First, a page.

But, here’s another consideration: you know the flow of your life. We all know the flow of our lives. If our flow is such that unpleasant “weirdness” frequently encroaches, then we would be well to remain more distant than others. And Twitter is only one form of getting “out there.” Do what you’re comfortable doing, Karen! :-]

  2. Twitter is my social media of choice too, Frank. I don’t do much on my personal account anymore, but it’s a great tool for our journal. I haven’t been on Facebook much in the past year—too much info about people’s personal lives. And the rest of the social media outlets? Well, the learning curve is just too much at this age.

    • fpdorchak says:

      You can get a BUSINESS fb account, which is what I have. Doesn’t have all that “other” stuff. I find Pinterest fun for tying images from the books to images people can see, pin, and interact with (you can comment), and of course blogging. :-]

  3. Wendy Brydge says:

    I must admit, I do enjoy Twitter. I wouldn’t join FB for all the money in the world though. It might surprise people (then again, maybe not!) to learn that I’m a terribly UNsociable creature. Always have been. An only child with one cousin who’s nearly 20 years my senior. But there’s something about interacting virtually that’s become appealing. Maybe it’s just that I can walk away without an explanation whenever I want to. Or perhaps it’s because it’s easier to find people who share my interests. Whatever the case, Twitter and my blog satisfy the very small need I have for socializing.

    But you’re right — face to face communication is hard enough. Then subtract facial expressions, body language, and the forced patience that comes with being in the same room with somebody and it’s a recipe for misunderstandings. But hey, we all need to be willing to take a breath and work things out. Too much pride and not enough patience is a killer, but not one that can’t be overcome.

    Social media is a strange thing. It’s very easy to be something that you’re not, but it also opens the door to be more true to yourself than ever before. Like you said, you have to be careful though. And it’s precisely because of this very thing.

    As with everything, there are pros and cons. I for one try to focus on the positives while still being aware of the negatives. When I first joined Twitter, I had zero intention of tweeting anything myself. But 13,000+ tweets later? I met my best friend and some other very nice people who I enjoy interacting with. So I’m putting this in the win category, I think!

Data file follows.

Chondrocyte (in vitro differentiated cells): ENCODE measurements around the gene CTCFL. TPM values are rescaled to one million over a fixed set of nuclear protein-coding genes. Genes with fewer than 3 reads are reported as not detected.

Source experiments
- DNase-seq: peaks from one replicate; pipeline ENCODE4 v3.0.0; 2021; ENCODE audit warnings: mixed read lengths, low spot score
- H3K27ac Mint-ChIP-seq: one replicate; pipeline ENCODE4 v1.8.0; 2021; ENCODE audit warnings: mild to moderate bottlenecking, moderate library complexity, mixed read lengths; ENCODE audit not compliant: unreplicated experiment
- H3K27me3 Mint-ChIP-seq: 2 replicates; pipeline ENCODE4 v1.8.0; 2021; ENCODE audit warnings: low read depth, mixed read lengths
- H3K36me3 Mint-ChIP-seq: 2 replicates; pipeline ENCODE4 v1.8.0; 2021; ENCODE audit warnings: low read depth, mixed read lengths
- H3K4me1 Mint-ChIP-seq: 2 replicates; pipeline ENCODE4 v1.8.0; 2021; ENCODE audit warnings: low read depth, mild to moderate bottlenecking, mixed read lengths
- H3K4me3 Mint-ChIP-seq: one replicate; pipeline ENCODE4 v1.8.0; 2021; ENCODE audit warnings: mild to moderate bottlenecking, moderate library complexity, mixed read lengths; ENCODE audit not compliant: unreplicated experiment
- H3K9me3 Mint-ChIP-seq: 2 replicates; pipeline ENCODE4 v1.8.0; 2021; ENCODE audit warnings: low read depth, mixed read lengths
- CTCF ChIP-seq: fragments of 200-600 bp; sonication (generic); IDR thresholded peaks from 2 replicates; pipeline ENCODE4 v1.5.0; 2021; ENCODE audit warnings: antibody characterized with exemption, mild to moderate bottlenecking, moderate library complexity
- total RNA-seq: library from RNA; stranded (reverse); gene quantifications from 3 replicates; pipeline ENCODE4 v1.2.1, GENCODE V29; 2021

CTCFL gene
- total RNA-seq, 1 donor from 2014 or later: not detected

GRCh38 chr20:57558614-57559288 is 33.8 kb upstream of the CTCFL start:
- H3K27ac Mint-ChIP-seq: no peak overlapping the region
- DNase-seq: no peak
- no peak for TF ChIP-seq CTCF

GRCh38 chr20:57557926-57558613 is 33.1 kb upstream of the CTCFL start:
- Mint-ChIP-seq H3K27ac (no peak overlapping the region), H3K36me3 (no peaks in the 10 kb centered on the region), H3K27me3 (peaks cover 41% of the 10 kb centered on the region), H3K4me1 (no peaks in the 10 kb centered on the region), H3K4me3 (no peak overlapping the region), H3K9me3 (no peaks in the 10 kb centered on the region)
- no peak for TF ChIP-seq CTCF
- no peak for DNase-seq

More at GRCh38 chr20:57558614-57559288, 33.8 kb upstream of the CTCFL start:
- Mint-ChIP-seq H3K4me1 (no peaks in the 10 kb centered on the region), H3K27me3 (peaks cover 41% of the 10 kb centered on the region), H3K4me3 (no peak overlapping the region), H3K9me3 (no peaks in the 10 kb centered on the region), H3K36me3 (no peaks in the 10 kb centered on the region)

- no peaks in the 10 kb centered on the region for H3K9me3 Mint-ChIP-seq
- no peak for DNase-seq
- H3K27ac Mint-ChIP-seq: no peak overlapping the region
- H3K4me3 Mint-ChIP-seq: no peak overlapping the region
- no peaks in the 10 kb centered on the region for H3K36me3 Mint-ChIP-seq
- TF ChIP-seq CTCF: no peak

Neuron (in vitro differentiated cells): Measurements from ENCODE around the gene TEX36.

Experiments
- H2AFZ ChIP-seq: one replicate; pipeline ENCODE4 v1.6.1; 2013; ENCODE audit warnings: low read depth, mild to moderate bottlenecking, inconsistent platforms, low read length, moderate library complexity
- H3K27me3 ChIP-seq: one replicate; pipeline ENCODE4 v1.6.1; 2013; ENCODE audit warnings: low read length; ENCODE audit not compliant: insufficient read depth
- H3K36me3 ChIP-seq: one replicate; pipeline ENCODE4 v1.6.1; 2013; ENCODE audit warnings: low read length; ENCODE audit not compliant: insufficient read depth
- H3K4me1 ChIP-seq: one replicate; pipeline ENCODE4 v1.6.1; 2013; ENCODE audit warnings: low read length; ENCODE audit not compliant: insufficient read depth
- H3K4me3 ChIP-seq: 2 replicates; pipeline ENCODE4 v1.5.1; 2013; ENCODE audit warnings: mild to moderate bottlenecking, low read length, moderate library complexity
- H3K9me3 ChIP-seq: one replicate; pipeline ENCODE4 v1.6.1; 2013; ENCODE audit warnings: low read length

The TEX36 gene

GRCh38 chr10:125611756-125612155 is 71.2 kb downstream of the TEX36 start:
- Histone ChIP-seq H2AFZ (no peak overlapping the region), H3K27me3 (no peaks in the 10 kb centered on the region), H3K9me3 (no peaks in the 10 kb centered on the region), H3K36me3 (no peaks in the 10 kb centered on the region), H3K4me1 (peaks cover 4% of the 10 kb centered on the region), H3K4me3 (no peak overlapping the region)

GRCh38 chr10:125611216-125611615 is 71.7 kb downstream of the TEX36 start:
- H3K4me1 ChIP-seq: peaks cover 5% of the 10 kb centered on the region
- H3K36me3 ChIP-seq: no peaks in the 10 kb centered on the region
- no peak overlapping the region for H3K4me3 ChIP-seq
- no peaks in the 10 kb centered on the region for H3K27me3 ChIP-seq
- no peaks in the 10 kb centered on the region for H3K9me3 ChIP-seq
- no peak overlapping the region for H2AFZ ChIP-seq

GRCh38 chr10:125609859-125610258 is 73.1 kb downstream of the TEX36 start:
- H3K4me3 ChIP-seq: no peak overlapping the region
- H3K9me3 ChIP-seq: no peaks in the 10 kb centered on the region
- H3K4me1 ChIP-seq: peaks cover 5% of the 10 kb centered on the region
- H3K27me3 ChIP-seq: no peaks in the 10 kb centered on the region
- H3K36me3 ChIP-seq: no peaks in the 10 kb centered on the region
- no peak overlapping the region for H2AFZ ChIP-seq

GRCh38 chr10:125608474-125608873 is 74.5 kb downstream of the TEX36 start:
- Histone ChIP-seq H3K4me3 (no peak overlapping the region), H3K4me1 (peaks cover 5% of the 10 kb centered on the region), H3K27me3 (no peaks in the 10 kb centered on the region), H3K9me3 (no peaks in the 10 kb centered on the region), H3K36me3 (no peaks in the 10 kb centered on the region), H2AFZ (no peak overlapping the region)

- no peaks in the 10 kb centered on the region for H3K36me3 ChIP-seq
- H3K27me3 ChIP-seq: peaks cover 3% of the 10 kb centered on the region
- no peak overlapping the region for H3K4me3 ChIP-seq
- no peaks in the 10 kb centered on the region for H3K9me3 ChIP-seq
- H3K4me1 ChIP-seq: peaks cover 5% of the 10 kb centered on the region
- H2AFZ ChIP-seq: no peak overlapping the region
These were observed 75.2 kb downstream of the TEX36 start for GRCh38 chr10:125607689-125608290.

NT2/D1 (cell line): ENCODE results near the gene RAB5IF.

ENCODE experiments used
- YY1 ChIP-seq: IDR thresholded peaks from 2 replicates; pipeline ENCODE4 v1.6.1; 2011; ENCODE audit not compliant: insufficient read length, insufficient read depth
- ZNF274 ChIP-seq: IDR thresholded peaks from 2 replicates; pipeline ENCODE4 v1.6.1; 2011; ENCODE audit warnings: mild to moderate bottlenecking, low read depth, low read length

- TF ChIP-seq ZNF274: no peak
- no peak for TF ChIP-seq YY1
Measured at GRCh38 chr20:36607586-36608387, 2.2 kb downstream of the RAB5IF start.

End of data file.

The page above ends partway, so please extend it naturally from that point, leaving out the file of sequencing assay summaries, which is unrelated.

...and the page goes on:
• fpdorchak says:

      True enough…it’s different doing this for business versus pleasure, but some of the biz turned into pleasure! I had tried FB for personal reasons, then left it for a couple years, for all the reasons usually cited. I came back purely for business purposes–and got a business/artist page, which behaves totally different than a personal page, and I much prefer that. Twitter and the others started out that way, too, but, as I mentioned, I do find Twitter fun. :-] Blogging, is well-suited to writer types and also fun, and those two are where I find myself a lot. I do try to have fun with the “work” I do, so it’s all working out. And putting yourself out there, well…it does present its own set of challenges, but you just gotta be smart about it….

      And…I got to meet you and the rest of the “Barrel Mates”! :-]

  4. Paul says:

    It’s funny — I created my “Night Gallery” Twitter page simply to spread my interest in all things Serling-related. I had no intention of interacting with people. I figured just posting quotes and the like would be sufficient. But you forget that people want to TALK about their interests! And you know what? That’s really been an unexpected bonus.

    Sure, it can be “work” some days. We don’t always feel like being sociable. But we’re not robots (row-bits, in Serling-speak!) — we want to fan over stuff and have some fun. So I really do enjoy the social side of running my FB page, my Twitter page, and my blog. It’s been fun getting to “meet” you and so many other people (Wendy most notably, of course).

    Are there pitfalls to using social media? Definitely. But as the two of you have noted, the pros outweigh the cons. A toast to Twitter! 🙂

    • fpdorchak says:

      There’re pros and cons to most in life…but I’m having fun with my chosen forums…and yes, it is interesting meeting folks I wouldn’t normally have met without social media!

      But, maaan, I’m still behind my blog readin’….